A lovely book that takes the reader on a journey of their own as they walk with Harold.


Yes it is well written, but that is not what makes it beautiful. The beauty of the book is because as we share Harold’s history we end up reflecting upon our own. As Harold reflects upon the future, we too are drawn into that experience.

A delightful piece of writing. A pleasure to read.

A quote from The Unlikely Pilgrimage Of Harold Fry.

“They were part of the air he walked through, just as all the travellers he had met were part of it. He saw that people would make the decisions they wished to make, and some of them would hurt both themselves and those who loved them, and some would pass unnoticed, while others would bring joy”

The book reminded me of the values I try to hold on to and live by.

“John Williams’s Stoner is something rarer than a great novel — it is a perfect novel.” I dissagree

The full quote is as follows:

“John Williams’s Stoner is something rarer than a great novel — it is a perfect novel, so well told and beautifully written, so deeply moving, that it takes your breath away.”
— Morris Dickstein, The New York Times Book Review


A great novel? No! An important novel? Yes, I am willing to concede that.

From the outset this novel is odd. The introduction could, in other contexts, be described as a spoiler. Strange that almost the whole content of the novel is presented to the readers before they begin. I assumed at the time that there would of course be more to be discovered when I got on to the body of the novel. I was wrong, the introduction pretty much covers it all.

It is apparent from the outset that this novel is technically well written but, though I plodded on, I never reached a point where I started to enjoy the read. I eventually abandoned it, but not until I was three quarters of the way through. Have I missed anything?

Though I was aware I was reading a story, I failed at any time to be caught up with it in an enjoyable way. Instead I continually felt as though I was listening to the world view of the writer being presented within a tale. And what a bleak world view it is too.

This novel may be important in that it portrays the atheistic hopeless world view, one that is unremittingly bleak, that sees no purpose in anything, or sees any great value of a life lived. What a sad empty one this atheistic world view is. I value the opportunity to peep into that other world view, to observe its sad, empty desolation as a spectator, but I only care to visit its emptiness briefly.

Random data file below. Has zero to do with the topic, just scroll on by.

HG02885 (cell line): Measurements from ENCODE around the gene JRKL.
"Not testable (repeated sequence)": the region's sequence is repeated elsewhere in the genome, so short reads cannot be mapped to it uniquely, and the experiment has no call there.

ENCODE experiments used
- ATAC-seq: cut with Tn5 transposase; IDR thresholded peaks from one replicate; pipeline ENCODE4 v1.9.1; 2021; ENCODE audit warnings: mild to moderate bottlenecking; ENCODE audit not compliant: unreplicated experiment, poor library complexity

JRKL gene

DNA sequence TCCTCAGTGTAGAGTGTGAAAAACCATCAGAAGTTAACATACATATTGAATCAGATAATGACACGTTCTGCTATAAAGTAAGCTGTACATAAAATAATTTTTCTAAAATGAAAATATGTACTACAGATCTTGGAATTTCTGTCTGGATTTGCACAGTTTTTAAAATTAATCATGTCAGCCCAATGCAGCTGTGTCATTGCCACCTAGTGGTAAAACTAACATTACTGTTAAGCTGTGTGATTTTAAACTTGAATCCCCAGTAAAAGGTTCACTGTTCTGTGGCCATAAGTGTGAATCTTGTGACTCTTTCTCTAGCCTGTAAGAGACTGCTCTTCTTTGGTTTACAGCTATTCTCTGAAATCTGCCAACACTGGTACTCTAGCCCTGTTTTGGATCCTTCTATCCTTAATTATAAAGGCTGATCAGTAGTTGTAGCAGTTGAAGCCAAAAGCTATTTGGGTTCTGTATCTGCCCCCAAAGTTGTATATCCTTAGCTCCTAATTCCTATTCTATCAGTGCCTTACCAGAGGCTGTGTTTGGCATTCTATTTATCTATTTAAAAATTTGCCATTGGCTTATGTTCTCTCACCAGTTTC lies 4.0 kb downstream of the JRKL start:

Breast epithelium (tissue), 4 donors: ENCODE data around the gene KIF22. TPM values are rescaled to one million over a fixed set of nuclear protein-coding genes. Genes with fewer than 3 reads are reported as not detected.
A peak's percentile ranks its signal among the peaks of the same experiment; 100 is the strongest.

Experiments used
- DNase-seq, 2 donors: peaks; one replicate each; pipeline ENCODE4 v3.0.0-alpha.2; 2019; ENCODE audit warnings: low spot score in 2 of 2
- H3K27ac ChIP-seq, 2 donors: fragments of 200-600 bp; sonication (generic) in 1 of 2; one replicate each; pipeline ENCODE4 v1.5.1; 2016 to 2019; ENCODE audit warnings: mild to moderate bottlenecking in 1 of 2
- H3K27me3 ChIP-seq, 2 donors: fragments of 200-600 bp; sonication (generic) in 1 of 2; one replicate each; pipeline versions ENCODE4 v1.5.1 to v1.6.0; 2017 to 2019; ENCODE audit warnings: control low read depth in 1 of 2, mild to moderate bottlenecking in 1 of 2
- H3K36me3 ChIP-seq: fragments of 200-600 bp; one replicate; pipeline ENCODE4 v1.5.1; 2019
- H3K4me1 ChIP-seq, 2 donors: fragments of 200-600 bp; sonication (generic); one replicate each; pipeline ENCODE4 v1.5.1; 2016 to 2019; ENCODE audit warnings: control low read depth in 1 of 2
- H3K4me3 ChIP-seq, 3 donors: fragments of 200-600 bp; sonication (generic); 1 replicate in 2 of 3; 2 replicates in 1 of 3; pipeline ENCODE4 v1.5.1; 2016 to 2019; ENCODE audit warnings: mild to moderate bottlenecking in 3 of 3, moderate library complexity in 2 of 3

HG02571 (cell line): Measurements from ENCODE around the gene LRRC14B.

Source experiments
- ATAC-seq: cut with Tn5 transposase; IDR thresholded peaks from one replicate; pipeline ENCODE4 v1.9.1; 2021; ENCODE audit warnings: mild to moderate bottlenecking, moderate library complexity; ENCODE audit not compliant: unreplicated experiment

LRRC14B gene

Reading Stoner reminded be, most unlikely, of the Huguenot watchmakers who produced fine watches that were beautifully decorated on the inside which only the maker was likely ever to see. Their explanation was that the visible outside of the watch was for people to see, but the inside decoration was for God.

No I didn’t weep at #LesMis @cityscreenyork but it was a marvellous film and @russellcrowe was great

I had already seen the London stage show of Les Miserables so I had an idea of what to expect. It exceeded all expectations.

At a stage performance the singers have to bellow out the songs to be heard at the back of the theatre. But in this film they were able to sing with gentle passion that drew the audience close.

The scenes of poverty and suffering are the ones, I assume, that move other people early on in the film. I did consider afterwards why I did not feel as others claimed to have felt. I don’t think it is because I am hard hearted. I think I have come to my conclusion why I didn’t weep.

The film presents the viewer with facts of life; injustice, cruelty, poverty, etc. I think some people will be horrified to have to face such realities but I am not. I have been alongside many people, in many places, over the years in my role as a Christian pastor so I already knew such things exist. I have been in homes where the smell was overpowering and the dirt and grime thick. I have been with people as they have wept in hopeless despair. I have admitted I do not have an answer as I have listened to accounts of injustice and loss. Yet I am still convinced of the truth that those who trust in Jesus live forever. I have heard it said that this life is not a dress rehearsal, it is the real thing. I disagree, this life really is merely the dress rehearsal, and the best is yet to come. That is one of the messages of this film.

I already knew some of the great themes of the film. Jesus spoke of the person who could not give forgiveness (in The Parable of the Unforgiving Servant – Matthew 18) and described him as being tortured. We see how one man is raised by the power of being forgiven and giving forgiveness, while we see another character fall from a height because he can not give forgiveness nor can he comprehend what Christians understand to be summed up in the word ‘grace’.

I had heard a comment that Russel Crowe’s singing was not very good. I do not expect him to read this, but if he does, I say he was excellent in it. He is an actor who was singing and not a singer who was acting. The scene where he sings, walking on the edge of a great drop, declaring his belief that he is as an angel of God’s judgement, was wonderful. The passion of his conviction was believable and terrible. As the man who could not comprehend grace, his portrayal was heart wrenching. The more so because I have known people as uncomprehending over the years, including my own father who recently died.

I noticed some of the ways the imagery of the cross was repeated. I wonder though how much of the richness of the film, including the imagery of the cross, would go over the heads of those less informed about the claims of Christ and the life he offers.